You might hear from the search committee and they say, “We really think you have a great education, but we’re looking for someone with more experience in this particular area.” Pastoral candidate, please don’t take this as a discouragement in your search for a pastoral position; rather, take this as a compliment that you have a great deal of educational experience. Please take what they say about getting more experience seriously. What helps me is to keep the following mindset known as F.A.T. (Be Faithful, Be Available, Be Teachable) in mind. In this way, you’re taking the advice of this search committee to heart and learning from it while you continue to serve the Lord where you are. In the next article, I’ll outline some areas to encourage pastoral candidates and search committees.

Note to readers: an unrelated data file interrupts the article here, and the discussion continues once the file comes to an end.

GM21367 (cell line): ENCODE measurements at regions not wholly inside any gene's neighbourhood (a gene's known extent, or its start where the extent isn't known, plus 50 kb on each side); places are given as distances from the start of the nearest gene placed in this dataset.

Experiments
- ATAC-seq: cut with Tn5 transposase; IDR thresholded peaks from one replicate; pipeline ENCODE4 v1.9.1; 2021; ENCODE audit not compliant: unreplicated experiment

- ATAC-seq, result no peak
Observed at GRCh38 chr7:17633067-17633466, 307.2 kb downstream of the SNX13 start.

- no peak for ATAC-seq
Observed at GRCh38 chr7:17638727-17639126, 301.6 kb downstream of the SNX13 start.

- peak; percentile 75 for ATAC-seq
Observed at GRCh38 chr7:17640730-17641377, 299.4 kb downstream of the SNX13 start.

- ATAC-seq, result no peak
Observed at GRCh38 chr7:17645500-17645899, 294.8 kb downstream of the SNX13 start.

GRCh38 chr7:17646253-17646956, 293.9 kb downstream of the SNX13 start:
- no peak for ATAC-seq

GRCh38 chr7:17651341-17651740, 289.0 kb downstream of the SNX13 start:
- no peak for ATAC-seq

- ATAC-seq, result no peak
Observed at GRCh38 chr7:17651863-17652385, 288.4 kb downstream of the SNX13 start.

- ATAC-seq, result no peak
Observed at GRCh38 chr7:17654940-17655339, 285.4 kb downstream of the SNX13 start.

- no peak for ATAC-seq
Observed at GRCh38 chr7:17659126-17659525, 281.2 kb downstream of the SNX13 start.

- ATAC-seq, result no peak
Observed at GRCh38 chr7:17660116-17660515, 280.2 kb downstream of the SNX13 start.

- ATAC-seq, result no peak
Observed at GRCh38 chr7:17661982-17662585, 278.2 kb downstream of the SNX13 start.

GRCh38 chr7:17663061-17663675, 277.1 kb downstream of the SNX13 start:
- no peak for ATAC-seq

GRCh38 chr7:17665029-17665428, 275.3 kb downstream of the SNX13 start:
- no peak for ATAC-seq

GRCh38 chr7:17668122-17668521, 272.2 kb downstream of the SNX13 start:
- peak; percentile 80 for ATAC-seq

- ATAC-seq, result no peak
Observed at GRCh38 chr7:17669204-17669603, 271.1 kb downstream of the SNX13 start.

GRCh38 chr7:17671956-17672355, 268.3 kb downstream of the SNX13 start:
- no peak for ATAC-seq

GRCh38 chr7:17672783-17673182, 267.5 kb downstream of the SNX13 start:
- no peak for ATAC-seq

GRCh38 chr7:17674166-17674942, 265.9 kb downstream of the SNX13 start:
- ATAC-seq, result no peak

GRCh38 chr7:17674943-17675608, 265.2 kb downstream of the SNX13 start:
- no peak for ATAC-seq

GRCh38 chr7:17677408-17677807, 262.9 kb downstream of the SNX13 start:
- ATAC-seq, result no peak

Related Posts

Prayer: A Source of Living Water and Strength for Desert Wanderers

Prayer: A Source of Living Water and Strength for Desert Wanderers

We know we need to pray. We also know the Scripture commands us to "pray without ceasing" (1 Thess. 5:17). After all, the forces of evil will do everything in their power to stop God’s people from praying. Even though we know all that (or should know that), we often...

Testing and Temptation in Scripture

Testing and Temptation in Scripture

On today’s episode, a listener writes in and asks Dave, “Is temptation sin?” What You'll Hear on this Episode Testing and Temptation in the Old and New Testament Subscribing, sharing, and your feedback You can subscribe to the Servants of Grace Podcast via iTunes,...

Christ’s Intercession on Our Behalf

Christ’s Intercession on Our Behalf